White Kimchi (non-spicy)

White kimchi refers to any kimchi style made with white cabbage which does not contain red pepper powder (gochugaru). Some believe it pre-dates spicy kimchi in Korea by several hundred years. it is also known as light or sometimes golden kimchi.

This is the “mak” or sliced cabbage style. We also have a more “formal” white kimchi in quarters recipe.

There are many ways to make white kimchi. Traditional ingredients include Asian pear, carrot, and even mushroom. This recipe includes most of the zingy ingredients of spicy kimchi, but without garlic or red pepper powder. It’s a great option for those who don’t “do” spicy, and a great way to get young children (who haven’t developed a taste for spicy heat) to eat their probiotics!

White Kimchi (Cut)
Prep time
Fermentation time
Yield: 2 quarts
  • 4 lbs/2 kg (about 1 medium-large head) Chinese (Napa) cabbage
  • 1 lb/ ½ kg Korean radish, daikon or other radish
  • 3 oz./100 grams Asian pear (about 1 small or ½ medium fruit)
  • 1 carrot or small beet root, about 50 grams/2 oz.
  • 30 grams (1/2 cup/125 ml) fresh mushrooms, chopped, any variety
  • 40 g garlic cloves, about 4-6 cloves
  • 30 grams (3-inch/13cm) fresh ginger root
  • 4 green onions
  • 1 Tbsp./15 ml tamari (gluten-free) or regular soy sauce
  • 6 Tbsp./120 grams/90 ml fine sea salt or kosher salt
  • 2 quarts/liters filtered water
Soak the Cabbage
  1. Stir salt into water until it dissolves.
  2. Wash and rinse cabbage with fresh water to remove dirt. Remove any outer leaves from the cabbage and set aside. Chop cabbage into 1-inch chunks/strips. Slice the core very thinly. (Some discard the core, but you can slice it and include it).
  3. Peel and cut stems off radish. Cut into ¼"/ 6mm coins using a mandoline or knife.
  4. Add cabbage and radish pieces to the brine in a large container or mixing bowl. Cover with a something to weigh the veggies down so that the contents submrege under the brine. Put a bowl or plate underneath the container to catch excess overflowing brine.Let soak for 3 to 6 hours, or overnight in the refrigerator.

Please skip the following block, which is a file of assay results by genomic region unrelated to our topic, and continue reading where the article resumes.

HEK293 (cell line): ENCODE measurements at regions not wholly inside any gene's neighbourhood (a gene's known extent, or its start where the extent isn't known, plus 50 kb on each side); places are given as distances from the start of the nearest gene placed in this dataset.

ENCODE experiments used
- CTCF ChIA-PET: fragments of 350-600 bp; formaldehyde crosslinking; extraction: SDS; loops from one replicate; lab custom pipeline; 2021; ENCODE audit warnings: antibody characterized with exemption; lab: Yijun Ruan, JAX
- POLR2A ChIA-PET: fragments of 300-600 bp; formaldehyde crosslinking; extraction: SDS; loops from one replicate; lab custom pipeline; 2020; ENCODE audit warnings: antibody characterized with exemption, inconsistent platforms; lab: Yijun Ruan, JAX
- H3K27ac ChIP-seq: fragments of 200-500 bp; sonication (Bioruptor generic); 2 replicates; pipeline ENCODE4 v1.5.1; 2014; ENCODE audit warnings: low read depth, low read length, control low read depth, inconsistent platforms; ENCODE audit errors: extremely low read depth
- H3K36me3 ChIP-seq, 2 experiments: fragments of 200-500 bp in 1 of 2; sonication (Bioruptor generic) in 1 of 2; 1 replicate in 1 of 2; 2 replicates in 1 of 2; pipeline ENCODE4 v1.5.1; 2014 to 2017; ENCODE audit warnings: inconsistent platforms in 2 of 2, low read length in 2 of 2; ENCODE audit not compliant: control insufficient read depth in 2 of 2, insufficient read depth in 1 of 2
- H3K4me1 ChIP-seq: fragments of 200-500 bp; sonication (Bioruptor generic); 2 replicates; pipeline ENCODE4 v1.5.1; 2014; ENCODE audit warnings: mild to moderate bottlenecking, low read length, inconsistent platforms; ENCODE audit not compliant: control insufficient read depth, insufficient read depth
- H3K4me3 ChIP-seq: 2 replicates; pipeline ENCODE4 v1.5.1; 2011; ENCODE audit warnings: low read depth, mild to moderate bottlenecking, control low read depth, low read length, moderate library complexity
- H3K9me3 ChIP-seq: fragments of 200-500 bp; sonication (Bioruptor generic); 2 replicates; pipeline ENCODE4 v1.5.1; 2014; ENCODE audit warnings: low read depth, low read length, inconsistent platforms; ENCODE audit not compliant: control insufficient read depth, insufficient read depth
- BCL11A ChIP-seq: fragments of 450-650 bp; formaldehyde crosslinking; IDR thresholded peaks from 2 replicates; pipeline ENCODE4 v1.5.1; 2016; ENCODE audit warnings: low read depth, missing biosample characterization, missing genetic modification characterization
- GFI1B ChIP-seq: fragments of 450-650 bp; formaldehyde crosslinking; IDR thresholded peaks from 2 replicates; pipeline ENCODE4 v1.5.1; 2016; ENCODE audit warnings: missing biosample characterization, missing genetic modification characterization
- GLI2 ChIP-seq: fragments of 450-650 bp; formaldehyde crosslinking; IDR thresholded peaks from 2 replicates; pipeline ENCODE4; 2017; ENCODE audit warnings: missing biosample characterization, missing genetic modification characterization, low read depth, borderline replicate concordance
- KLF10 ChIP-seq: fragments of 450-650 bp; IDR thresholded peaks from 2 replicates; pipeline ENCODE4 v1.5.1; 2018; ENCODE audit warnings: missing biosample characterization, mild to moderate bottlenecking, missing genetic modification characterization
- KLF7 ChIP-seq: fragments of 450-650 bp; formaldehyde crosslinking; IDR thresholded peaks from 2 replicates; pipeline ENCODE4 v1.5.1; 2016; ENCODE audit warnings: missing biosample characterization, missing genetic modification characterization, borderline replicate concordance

5. Drain the veggies through a colander, reserving 1 cup/ 250 ml of the brine.
Make Paste
  1. Chop scallions into ½" /13mm slices. Add to work bowl of a food processor or blender.
  2. Peel and roughly chop the garlic and peel and chop the ginger. Add to work bowl.
  3. Roughly chop the carrot and the mushrooms and add to work bowl.
  4. Roughly chop the Asian Pear and add to work bowl.
  5. Add soy sauce to work bowl.
  6. Run food processor until ingredients are all incorporated and a thick paste forms. You can adjust by adding more tamari/soy sauce or reserved brine to make it smoother.
Pack Jar or Crock
  1. Now the fun part! Wear a latex or plastic glove to protect your hands from getting stinky.
  2. Mix the veggies and paste together thoroughly with your hands, coating each piece.
  3. Pack mixed veggies into the fermenting container.
  4. Secure container with a weight and airlock (follow airlock kit instructions if using).
  5. If not using airlock, add a weight on top of the veggies to keep the contents down underneath the brine. Cover container with a dish towel or tea towel to keep out flies and dust. Secure with a rubber band, twist ties or elastic strap.
  6. Store in a dark place in your kitchen for at least 5 days. When you like the taste and texture, remove any airlock or weights, seal lid tightly and transfer to a refrigerator.
  7. Cabbage kimchi will keep in the refrigerator for up to 3 months. After that, it may lose its crunch, and soften up. It's still perfectly fine to eat, but some people prefer to use old kimchi for cooking.


1 thought on “White Kimchi (non-spicy)

  1. Pingback: Kimchi (Napa Cabbage) | Fermenters Club

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